Recently donated to Haslemere Educational Museum in Surrey, this series of paintings tell the story of the infamous murder of the sailor at Hindhead, September 1786. A fascinating narrative set out in five pictorial stages, painted by Pearson, the pub landlord in the 19th century.
Most of the paintings display hugely disfiguring wide alligator style cracks; a recognisable defect created from the uneven drying of the ground layer, paint extenders and bituminous resins. Naively painted by a pub landlord, the artist was perhaps unaware of the longevity of these cheap materials.
Previously hung around the walls of a pub, the warm, dry, smoky, haphazard environment has also had a detrimental impact on the paintings. The surfaces are visibly covered with dirt, varnish has discoloured, the canvas undulating, and a number of holes which appear to have been made by darts or other such jolly, yet unforgiving activity.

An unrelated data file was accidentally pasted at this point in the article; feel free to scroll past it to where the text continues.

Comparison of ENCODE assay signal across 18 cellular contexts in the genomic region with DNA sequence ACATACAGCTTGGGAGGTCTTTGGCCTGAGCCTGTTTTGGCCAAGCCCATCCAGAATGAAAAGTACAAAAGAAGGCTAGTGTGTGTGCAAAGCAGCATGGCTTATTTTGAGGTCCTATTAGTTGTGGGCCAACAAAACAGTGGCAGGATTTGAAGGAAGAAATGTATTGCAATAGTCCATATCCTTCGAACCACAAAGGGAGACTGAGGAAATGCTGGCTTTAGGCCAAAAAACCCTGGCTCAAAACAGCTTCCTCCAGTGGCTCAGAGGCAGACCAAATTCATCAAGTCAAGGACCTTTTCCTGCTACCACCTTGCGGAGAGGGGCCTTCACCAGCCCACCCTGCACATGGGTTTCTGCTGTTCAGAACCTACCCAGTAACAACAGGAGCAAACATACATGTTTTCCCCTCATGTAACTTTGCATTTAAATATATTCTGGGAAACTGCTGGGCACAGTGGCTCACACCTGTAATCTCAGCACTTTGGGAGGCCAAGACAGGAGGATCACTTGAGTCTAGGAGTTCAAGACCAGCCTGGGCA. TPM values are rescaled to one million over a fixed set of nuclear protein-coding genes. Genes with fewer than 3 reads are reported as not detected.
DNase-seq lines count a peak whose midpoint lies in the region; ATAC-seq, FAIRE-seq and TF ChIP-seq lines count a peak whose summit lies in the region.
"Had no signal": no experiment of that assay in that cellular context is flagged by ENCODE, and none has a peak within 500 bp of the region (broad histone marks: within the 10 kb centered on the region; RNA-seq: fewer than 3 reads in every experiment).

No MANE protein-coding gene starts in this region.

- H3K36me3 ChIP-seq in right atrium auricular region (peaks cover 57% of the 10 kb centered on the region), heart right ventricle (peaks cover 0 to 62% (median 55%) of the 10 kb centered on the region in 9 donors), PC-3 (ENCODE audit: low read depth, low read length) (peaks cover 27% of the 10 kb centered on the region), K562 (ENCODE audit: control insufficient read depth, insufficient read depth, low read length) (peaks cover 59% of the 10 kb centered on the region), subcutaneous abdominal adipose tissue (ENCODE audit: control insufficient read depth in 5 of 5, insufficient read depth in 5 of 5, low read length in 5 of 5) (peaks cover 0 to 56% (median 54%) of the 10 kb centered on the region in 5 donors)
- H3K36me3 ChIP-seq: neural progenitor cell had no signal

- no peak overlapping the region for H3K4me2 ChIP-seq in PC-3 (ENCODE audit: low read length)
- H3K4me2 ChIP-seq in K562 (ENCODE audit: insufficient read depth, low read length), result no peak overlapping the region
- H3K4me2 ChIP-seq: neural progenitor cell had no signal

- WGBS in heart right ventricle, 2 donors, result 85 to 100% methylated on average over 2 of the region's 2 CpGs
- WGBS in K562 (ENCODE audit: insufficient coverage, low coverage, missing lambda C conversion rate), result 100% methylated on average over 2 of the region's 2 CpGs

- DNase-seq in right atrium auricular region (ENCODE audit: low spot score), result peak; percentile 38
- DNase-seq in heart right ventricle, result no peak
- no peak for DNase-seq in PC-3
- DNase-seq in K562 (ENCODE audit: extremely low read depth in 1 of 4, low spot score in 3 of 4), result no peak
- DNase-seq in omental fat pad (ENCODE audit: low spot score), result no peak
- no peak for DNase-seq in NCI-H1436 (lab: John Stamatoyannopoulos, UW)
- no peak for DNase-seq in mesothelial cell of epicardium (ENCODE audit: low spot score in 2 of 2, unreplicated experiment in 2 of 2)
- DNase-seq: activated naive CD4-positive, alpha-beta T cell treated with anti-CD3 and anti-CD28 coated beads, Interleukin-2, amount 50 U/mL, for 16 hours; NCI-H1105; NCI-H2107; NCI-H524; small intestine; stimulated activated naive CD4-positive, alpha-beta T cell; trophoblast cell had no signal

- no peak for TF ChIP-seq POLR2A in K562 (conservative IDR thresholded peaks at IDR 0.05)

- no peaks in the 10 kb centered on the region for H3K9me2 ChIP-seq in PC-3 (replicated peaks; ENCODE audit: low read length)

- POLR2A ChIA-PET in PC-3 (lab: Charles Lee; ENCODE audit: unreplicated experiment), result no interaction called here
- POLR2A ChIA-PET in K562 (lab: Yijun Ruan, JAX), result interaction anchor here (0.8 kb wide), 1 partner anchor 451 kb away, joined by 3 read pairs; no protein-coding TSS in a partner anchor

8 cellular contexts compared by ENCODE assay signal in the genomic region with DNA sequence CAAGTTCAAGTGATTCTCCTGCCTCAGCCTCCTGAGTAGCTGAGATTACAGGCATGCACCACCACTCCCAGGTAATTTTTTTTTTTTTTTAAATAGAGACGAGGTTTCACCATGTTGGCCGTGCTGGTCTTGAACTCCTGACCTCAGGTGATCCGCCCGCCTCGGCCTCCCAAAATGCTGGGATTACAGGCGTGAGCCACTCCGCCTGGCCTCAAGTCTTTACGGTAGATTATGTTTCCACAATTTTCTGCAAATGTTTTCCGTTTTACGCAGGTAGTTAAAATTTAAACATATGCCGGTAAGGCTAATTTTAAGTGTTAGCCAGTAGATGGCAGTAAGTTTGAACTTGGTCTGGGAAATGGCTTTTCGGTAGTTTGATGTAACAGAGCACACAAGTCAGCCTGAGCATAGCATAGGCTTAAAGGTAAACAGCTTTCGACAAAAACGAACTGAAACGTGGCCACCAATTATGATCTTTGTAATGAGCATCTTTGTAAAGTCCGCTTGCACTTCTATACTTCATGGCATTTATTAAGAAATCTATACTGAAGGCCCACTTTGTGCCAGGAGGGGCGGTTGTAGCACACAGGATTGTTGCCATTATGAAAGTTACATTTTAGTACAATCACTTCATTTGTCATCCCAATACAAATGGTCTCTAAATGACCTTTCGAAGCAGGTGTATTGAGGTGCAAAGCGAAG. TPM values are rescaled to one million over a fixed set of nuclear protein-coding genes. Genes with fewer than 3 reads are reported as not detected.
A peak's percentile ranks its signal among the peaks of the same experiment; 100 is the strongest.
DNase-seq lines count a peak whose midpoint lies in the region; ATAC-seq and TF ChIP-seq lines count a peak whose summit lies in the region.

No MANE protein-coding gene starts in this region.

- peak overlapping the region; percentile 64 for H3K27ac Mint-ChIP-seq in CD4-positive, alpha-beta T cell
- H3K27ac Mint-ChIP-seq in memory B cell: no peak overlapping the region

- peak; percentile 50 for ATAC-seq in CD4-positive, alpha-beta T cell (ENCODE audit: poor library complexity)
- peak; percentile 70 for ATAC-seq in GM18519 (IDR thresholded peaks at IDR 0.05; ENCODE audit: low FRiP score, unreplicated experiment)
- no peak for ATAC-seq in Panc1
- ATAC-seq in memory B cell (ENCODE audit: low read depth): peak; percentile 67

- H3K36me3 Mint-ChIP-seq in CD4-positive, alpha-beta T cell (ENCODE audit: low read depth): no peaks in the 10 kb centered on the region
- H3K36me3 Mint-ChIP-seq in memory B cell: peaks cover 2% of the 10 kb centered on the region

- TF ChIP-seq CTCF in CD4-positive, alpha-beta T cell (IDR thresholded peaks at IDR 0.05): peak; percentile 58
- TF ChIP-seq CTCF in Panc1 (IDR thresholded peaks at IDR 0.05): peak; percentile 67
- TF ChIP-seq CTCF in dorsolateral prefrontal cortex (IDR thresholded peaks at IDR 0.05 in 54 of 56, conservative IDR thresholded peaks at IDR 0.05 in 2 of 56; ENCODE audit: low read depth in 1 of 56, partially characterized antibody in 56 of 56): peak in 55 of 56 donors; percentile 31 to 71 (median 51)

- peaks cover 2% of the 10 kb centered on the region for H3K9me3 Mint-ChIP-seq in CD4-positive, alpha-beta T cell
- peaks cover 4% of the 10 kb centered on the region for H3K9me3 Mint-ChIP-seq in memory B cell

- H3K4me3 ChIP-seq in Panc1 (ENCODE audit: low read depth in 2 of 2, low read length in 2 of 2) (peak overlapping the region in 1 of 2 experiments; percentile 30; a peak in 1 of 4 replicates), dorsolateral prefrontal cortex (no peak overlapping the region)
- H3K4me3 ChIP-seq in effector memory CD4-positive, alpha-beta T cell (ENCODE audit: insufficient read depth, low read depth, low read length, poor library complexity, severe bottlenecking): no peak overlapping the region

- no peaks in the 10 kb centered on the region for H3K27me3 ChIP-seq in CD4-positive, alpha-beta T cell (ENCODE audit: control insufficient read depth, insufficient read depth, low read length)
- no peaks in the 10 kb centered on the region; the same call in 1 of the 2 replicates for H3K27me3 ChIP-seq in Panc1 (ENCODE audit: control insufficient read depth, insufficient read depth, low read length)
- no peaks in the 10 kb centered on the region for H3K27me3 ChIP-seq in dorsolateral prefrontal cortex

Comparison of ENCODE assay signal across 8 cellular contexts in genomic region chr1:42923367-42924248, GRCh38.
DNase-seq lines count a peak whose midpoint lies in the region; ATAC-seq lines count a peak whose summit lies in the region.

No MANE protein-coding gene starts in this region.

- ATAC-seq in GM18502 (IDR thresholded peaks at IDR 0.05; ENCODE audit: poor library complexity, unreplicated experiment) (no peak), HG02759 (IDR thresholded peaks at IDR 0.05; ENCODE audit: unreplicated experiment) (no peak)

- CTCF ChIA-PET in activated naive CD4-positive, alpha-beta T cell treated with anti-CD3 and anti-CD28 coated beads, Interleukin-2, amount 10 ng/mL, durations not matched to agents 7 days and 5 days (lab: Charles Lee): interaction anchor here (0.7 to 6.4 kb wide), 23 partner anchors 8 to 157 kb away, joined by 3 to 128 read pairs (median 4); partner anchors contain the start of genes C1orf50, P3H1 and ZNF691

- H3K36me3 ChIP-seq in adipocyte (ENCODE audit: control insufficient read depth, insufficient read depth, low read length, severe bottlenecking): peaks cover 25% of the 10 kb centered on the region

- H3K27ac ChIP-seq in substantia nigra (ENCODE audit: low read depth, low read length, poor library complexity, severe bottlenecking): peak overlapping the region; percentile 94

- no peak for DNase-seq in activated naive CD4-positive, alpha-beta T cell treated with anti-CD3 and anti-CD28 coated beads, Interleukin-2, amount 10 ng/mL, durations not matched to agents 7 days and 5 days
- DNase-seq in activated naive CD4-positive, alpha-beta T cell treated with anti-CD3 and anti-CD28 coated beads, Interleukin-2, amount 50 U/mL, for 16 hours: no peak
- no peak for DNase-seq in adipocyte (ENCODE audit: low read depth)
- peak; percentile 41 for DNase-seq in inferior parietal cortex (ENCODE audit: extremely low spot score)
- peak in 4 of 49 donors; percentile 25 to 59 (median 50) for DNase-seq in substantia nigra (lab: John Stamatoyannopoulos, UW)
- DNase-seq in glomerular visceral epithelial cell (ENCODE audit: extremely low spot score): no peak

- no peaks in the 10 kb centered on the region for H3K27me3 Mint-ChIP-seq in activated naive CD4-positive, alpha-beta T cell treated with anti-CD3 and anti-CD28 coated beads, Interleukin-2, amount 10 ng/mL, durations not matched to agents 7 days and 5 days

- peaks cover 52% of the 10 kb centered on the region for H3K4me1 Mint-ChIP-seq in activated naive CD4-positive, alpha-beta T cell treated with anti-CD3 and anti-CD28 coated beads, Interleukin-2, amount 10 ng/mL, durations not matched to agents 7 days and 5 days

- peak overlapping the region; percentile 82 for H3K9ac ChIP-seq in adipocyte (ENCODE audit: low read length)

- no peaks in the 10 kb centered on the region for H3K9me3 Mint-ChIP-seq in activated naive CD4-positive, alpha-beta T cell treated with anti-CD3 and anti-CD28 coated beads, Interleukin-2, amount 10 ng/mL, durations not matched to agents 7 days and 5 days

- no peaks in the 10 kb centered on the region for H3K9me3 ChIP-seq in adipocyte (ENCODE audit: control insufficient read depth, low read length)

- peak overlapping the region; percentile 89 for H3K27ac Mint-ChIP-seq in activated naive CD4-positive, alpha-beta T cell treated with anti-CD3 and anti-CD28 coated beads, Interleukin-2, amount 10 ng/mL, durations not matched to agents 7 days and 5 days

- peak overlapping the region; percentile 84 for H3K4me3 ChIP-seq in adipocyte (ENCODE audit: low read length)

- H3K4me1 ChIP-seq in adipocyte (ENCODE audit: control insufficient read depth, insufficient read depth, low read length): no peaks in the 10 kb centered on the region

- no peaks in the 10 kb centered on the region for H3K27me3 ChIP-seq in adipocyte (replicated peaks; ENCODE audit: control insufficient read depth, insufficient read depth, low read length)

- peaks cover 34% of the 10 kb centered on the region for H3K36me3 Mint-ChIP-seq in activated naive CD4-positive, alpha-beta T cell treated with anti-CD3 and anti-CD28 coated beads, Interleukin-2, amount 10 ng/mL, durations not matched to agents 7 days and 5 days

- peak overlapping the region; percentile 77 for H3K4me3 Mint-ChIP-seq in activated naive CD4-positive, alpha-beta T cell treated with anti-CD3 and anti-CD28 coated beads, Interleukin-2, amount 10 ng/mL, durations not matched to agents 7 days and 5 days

The paintings have been paste lined and tears repaired. Unfortunately, previously harsh cleaning has removed the artist’s original glazes, which are often sensitive to solvents. Wide expanses of retouching and overpaint have been applied as a result, and since discoloured.
Each painting depicts a different stage of the conservation process. Due to their intensive previous restoration, each one is currently being treated with sensitivity to retain as much of the artist’s original intentions as possible.
Now treatment completed, the series have returned to Haselmere Educational Museum, Surrey.
Within a few miles of the Museum, it is well worth taking an eerie walk to follow in the Sailor’s footsteps with breathtaking vistas of The Devil’s Punchbowl.